The Park Tool however excels in two other areas. Firstly it’s an established brand with an enviable reputation. Iron Arm is a new brand and you may even spot the identical tool marketed under different brand names with other online retailers.

Secondly, the Park Tool torque wrench provides the ability for setting exact and incremental torque. Between 3Nm and 5Nm you can set 3.4Nm, 3.8Nm, 4.2Nm and 4.6Nm. When you twist the handle it slots into each position so you have a very exact measurement, albeit you miss out on an exact 4Nm.

Compare torque wrenches
The Park Took (bottom) has defined slots for each torque increment

torque settings
The Iron Arm torque wrench is ‘twist and go’
The Iron Arm also has a twist handle but it doesn’t lock into position. You can essentially set any torque setting but you have to rely on the gauge and your judgement. For example, the gauge has 2Nm, 4Nm, 6Nm, etc marked. To select 5Nm, a fairly common setting on the bike, twist the handle until it is between 4Nm and 6Nm. It means that you may be ever-so-slightly off, perhaps 4.9Nm or 5.1Nm.

I tested both wrenches against one another for a 5Nm torque setting and they were both on par, which is good news for the Iron Arm. As you tighten a hex bolt, when the wrench reaches the selected torque setting it ‘clicks’ and the handle continues to move a little more but without tightening the bolt further. This is the time to stop tightening, since it will engage again if you don’t stop.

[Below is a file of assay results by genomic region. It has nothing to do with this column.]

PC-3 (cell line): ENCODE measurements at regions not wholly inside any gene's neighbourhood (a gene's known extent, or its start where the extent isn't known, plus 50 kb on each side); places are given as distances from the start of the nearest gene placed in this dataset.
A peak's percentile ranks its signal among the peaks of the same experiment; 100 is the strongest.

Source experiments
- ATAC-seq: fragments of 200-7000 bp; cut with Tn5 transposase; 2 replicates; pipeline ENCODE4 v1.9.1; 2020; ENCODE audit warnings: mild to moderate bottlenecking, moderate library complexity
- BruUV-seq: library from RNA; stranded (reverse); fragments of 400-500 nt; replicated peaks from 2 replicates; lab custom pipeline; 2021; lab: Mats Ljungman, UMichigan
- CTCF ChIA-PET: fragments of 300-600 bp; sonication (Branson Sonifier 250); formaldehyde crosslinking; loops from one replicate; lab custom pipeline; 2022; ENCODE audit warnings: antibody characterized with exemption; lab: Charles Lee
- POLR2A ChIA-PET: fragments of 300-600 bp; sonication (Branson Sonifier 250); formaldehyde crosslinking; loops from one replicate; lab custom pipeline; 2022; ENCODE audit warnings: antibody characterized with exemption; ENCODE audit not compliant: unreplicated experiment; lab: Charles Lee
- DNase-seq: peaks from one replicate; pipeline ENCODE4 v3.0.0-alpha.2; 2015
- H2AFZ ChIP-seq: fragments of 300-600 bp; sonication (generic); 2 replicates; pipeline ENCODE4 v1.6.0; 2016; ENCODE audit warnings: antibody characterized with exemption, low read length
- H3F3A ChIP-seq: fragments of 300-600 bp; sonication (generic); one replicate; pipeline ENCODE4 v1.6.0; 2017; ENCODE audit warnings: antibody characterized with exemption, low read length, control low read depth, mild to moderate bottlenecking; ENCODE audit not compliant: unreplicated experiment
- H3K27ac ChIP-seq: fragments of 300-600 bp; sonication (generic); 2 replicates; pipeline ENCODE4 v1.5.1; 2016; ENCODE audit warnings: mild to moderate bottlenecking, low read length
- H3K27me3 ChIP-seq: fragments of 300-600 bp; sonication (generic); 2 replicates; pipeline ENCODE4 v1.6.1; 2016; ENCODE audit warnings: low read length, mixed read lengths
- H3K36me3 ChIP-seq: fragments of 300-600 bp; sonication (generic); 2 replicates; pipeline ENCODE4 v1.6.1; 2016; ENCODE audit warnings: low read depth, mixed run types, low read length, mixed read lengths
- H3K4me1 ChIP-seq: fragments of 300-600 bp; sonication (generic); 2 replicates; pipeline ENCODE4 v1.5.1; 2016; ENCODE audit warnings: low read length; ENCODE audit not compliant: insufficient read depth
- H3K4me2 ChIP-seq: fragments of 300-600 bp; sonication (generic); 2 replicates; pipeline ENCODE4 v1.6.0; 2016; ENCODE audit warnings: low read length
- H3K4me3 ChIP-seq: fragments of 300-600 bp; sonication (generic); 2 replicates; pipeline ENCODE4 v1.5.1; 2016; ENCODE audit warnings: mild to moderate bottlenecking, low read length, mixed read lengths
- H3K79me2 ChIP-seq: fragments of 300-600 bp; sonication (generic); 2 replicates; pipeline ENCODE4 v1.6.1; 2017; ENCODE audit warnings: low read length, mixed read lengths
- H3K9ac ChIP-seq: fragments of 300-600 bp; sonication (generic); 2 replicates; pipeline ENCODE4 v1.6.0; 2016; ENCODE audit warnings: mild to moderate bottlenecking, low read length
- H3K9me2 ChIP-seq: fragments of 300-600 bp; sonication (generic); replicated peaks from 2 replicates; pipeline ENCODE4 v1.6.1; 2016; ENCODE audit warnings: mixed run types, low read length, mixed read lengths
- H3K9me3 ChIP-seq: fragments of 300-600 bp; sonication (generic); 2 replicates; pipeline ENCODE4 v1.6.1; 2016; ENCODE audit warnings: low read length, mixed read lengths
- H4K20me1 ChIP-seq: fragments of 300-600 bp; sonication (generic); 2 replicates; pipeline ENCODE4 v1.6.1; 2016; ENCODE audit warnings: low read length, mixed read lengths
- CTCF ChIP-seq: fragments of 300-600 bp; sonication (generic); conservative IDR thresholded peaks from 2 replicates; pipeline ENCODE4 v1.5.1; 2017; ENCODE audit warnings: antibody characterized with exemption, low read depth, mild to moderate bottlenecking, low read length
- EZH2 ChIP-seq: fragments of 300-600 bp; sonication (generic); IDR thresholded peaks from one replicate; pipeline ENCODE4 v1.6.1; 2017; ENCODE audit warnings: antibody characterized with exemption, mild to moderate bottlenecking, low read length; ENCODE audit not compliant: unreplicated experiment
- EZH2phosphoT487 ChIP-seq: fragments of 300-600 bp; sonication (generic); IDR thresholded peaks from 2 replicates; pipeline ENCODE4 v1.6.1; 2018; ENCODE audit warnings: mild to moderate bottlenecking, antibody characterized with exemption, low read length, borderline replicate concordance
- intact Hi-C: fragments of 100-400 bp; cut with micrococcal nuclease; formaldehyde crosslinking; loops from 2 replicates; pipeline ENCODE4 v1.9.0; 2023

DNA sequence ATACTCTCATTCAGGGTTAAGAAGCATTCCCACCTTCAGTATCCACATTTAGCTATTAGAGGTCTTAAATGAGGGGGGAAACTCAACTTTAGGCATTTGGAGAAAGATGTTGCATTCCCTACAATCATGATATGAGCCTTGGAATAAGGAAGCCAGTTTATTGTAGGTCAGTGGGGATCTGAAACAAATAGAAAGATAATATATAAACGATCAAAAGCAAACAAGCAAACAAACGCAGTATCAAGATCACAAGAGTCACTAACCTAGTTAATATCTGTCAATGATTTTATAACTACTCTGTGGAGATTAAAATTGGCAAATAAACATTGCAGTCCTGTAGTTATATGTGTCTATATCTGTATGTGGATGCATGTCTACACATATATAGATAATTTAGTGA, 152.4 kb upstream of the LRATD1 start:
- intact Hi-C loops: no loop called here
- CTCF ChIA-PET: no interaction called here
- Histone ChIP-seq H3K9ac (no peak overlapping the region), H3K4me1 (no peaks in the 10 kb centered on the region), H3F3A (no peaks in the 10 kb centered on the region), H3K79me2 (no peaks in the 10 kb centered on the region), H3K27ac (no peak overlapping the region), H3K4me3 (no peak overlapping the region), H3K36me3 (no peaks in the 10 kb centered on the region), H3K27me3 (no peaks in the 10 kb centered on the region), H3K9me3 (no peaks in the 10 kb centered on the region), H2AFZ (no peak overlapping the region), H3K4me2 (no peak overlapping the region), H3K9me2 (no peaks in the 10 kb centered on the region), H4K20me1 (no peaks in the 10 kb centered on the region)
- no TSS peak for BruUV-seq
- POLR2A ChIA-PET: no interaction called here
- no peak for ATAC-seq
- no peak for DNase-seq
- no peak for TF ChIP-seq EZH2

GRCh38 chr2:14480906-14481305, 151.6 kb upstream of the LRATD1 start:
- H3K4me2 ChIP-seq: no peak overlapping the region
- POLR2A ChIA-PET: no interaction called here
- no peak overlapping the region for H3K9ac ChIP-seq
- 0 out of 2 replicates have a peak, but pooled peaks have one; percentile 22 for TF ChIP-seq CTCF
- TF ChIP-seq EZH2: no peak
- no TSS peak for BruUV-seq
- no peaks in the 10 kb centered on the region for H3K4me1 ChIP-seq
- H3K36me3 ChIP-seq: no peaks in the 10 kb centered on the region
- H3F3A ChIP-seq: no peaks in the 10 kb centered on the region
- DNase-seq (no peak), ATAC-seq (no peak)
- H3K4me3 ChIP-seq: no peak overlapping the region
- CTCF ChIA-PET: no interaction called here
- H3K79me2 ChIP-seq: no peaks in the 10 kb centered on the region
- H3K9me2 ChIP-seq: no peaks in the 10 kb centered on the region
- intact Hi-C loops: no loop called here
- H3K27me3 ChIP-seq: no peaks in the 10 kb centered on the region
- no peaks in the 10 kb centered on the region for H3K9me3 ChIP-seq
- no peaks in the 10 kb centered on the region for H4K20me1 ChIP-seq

A small switch lets you adjust the direction of the torque wrench so it can be used clockwise or counter clockwise. When you are finished with the torque wrench, it is imperative that you release the tension and twist the handle back to zero for storage. You also need to be careful not to drop or otherwise abuse the wrench, since it may throw the calibration off.


Do you or don’t you

The Iron Arm torque wrench is suited to the home mechanic who occasionally needs a torque wrench to tighten the hex bolts correctly. It is affordable, neatly packed, and has the hex bits you need to get the job done. It will give you peace-of-mind that you are servicing your bike and parts correctly without voiding the warranty. While it doesn’t have the common 5Nm marked out, my test suggest that carefully twisting the handle dial to sit exactly between the 4Nm and 6Nm markings was indeed accurate compared with my Park Tool torque wrench.

Professional mechanics should opt for a torque wrench that provides exact torque settings both for convenience and accuracy.


The final word

At $79, the Iron Arm torque wrench is probably the most affordable adjustable torque wrench on the market. While it doesn’t have the same level of accuracy as you may expect from a brand-name tool, it will suit the home mechanic and their fleet of n+1 bicycles.

The Iron Arm torque wrench is available from Cycling Express and more information on this and other tools from www.ironarmtools.com

Christopher Jones
Christopher Joneshttps://www.bicycles.net.au
Christopher Jones is a recreational cyclist and runs a design agency, Signale. As the driving force behind Bicycles.net.au he has one of each 'types' of bicycles.